For years, I believed that BlackBerry Ltd. (TSX:BB)(NASDAQ:BBRY) was going to fail. It had lost its superior market share to the iOS and Android worlds, no one other than dedicated followers were buying the phones, and it was burning through billions of dollars.
However, despite numerous attempts by Wall Street to finally put this company to rest, BlackBerry has survived. It has struggled, but it has slowly turned things around. I would argue that things are actually starting to look up.
Strong third quarter
The first thing to consider is that the company had a stronger-than-expected third quarter. Analysts had expected the company to make US$489 million in revenue, but instead the company made US$557 million. This meant that the loss was only US$0.03 per share rather than the expected US$0.15.
There were two driving factors for this. The first is obviously the hardware division. While it only sold 700,000 in the third quarter compared to 800,000 in the second, its average selling price was greater in the third quarter than the second. In the second quarter it made $240 per device. In the third quarter it made $315 per device.
On the software side, it has seen tremendous growth. In the second quarter this division brought in US$78 million. In the third quarter it brought in US$154 million in revenue. The company signed up an additional 2,713 enterprise customers in part because of its acquisitions of AtHoc and Good Technology.
More Android phones
At the Consumer Electronics Show this year, CEO John Chen announced that it would be releasing one or two more Android phones this year. Investors obviously hate this, but I believe there is potential for BlackBerry to be the secure Android provider for the market.
We’ll have to wait until the end of the fourth quarter to get a better idea on how the phone market is doing, but Chen has said if the company doesn’t sell five million handsets, it will stop selling phones because that’s the number it needs to reach profitability.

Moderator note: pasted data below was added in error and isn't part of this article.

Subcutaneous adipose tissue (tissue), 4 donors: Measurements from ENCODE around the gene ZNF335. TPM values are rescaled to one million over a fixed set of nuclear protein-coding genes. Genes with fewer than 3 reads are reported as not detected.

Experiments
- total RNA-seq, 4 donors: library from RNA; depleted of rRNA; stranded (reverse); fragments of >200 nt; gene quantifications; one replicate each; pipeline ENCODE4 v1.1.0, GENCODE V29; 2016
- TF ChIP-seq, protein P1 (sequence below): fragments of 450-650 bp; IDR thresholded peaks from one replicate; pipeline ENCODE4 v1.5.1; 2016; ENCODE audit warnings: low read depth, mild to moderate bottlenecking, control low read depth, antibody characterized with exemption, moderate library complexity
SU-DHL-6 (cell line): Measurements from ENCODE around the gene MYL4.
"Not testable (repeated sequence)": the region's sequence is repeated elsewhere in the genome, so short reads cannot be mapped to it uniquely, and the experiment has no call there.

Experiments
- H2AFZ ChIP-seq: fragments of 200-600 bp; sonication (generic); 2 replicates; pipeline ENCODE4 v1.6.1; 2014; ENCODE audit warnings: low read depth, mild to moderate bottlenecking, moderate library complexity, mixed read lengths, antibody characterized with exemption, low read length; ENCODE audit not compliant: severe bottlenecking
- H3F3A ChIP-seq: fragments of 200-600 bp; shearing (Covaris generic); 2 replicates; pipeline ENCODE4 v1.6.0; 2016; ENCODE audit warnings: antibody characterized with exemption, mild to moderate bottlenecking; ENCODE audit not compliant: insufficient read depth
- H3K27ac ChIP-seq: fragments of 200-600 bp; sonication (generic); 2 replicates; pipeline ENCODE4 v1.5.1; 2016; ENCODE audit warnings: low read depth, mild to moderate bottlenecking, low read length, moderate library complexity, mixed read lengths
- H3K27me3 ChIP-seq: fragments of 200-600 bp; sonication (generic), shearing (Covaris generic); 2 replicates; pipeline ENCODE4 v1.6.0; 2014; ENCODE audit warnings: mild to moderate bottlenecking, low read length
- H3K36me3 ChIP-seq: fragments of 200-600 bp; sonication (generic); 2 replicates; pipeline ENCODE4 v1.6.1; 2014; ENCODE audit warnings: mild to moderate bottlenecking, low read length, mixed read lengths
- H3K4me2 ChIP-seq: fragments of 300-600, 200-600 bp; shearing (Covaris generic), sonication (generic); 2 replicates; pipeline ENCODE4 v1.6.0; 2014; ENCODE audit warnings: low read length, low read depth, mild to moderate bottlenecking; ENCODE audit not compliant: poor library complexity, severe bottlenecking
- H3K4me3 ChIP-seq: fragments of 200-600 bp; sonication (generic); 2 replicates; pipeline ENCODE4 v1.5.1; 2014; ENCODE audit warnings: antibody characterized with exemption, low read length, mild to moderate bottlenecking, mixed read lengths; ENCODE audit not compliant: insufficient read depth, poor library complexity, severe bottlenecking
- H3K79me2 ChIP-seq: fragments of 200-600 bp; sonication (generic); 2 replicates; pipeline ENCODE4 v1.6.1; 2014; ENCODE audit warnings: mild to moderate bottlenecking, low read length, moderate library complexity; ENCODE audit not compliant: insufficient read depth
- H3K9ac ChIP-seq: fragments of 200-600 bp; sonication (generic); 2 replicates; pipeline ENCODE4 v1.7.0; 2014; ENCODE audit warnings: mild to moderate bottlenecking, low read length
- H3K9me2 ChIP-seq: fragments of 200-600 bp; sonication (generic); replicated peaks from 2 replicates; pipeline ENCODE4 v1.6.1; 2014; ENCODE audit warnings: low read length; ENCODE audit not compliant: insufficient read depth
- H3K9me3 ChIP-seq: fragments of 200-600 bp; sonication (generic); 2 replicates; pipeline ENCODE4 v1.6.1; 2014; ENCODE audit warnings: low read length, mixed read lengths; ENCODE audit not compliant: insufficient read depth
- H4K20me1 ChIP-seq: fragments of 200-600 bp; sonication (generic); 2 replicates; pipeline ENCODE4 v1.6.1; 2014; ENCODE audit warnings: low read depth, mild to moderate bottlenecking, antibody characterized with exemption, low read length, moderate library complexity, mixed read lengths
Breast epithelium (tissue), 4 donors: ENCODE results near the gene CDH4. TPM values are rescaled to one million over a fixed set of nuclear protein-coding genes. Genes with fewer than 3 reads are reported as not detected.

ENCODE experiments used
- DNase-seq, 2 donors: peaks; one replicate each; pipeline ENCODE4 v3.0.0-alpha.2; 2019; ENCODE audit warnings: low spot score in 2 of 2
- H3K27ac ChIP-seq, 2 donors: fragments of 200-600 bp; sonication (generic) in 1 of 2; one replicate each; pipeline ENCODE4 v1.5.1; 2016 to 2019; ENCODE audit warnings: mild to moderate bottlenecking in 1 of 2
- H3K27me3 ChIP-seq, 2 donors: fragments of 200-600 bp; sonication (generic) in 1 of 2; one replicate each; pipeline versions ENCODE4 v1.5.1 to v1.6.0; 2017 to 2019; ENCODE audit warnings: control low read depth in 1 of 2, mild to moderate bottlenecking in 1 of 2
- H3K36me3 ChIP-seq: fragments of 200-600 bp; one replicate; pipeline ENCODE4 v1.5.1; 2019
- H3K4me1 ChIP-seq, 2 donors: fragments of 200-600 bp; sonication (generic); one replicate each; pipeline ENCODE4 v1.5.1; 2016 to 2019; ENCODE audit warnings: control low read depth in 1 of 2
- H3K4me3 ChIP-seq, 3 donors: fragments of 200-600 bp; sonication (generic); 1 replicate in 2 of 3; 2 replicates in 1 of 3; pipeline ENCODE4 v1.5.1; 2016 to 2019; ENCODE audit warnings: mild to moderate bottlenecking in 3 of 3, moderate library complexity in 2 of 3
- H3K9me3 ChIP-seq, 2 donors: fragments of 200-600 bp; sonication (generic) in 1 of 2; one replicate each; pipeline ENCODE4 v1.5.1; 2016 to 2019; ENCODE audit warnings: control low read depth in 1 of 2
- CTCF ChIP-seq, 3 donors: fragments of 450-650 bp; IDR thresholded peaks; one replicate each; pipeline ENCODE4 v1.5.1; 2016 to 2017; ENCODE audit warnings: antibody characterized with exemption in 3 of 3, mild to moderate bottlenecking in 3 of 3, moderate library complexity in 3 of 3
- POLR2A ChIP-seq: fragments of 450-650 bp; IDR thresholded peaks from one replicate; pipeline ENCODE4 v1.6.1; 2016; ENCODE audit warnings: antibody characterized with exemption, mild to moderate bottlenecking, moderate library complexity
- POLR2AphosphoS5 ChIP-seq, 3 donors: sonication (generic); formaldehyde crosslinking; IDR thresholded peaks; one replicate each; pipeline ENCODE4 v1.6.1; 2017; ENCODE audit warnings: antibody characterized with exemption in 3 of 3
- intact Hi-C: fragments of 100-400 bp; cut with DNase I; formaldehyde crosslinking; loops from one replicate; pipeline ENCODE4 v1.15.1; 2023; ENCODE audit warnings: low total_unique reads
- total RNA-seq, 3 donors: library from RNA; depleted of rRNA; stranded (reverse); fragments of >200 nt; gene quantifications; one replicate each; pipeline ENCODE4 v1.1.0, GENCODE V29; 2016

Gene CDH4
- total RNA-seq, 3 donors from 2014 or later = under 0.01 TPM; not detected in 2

Investors want BlackBerry to stop making hardware, so it can focus entirely on software. While that has been my belief for some time, I’ve also argued that being a provider of secure Android devices would be a smart way to niche the company.
But the real bread and butter, in my opinion, is with BlackBerry’s QNX operating system, which is targeted toward the Internet of Things (IoT). Already, this software is being used in Ford cars, which allows the car to be securely connected to the Internet.
What’s exciting for BlackBerry is that it is trying to get into a market that could be worth US$1.7 trillion by 2020. BlackBerry is known for its security; therefore, as new applications come out I expect BlackBerry to have a strong chance of being implemented in the IoT.
All told, I believe that BlackBerry still has some risks associated with it. However, if the company has an equally strong fourth quarter and success with its Android phones, plus with its roll out of IoT products, I believe BlackBerry could have a very bright future. I believe a small position that scales with good news is the way to play this stock.
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Fool contributor Jacob Donnelly has no position in any stocks mentioned. David Gardner owns shares of Ford.